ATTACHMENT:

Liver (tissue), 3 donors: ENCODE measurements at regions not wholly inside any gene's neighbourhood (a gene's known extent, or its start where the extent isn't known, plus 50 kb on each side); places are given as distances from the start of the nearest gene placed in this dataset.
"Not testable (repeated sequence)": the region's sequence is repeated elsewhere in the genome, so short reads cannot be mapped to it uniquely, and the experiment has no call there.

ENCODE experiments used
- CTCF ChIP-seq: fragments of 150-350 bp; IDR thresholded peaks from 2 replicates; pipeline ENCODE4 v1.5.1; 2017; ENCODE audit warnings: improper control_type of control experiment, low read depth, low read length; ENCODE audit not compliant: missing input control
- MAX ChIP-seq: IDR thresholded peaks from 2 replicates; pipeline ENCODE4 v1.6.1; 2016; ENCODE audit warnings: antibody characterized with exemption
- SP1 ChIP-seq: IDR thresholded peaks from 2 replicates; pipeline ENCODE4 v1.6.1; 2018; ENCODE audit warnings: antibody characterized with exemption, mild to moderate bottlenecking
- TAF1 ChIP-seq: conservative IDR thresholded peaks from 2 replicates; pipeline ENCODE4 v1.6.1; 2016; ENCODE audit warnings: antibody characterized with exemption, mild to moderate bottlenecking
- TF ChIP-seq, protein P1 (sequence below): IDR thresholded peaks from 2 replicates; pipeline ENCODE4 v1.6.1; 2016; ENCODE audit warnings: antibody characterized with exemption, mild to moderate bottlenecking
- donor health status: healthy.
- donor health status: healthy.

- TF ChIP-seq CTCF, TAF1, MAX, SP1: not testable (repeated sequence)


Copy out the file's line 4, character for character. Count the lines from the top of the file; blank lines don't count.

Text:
- CTCF ChIP-seq: fragments of 150-350 bp; IDR thresholded peaks from 2 replicates; pipeline ENCODE4 v1.5.1; 2017; ENCODE audit warnings: improper control_type of control experiment, low read depth, low read length; ENCODE audit not compliant: missing input control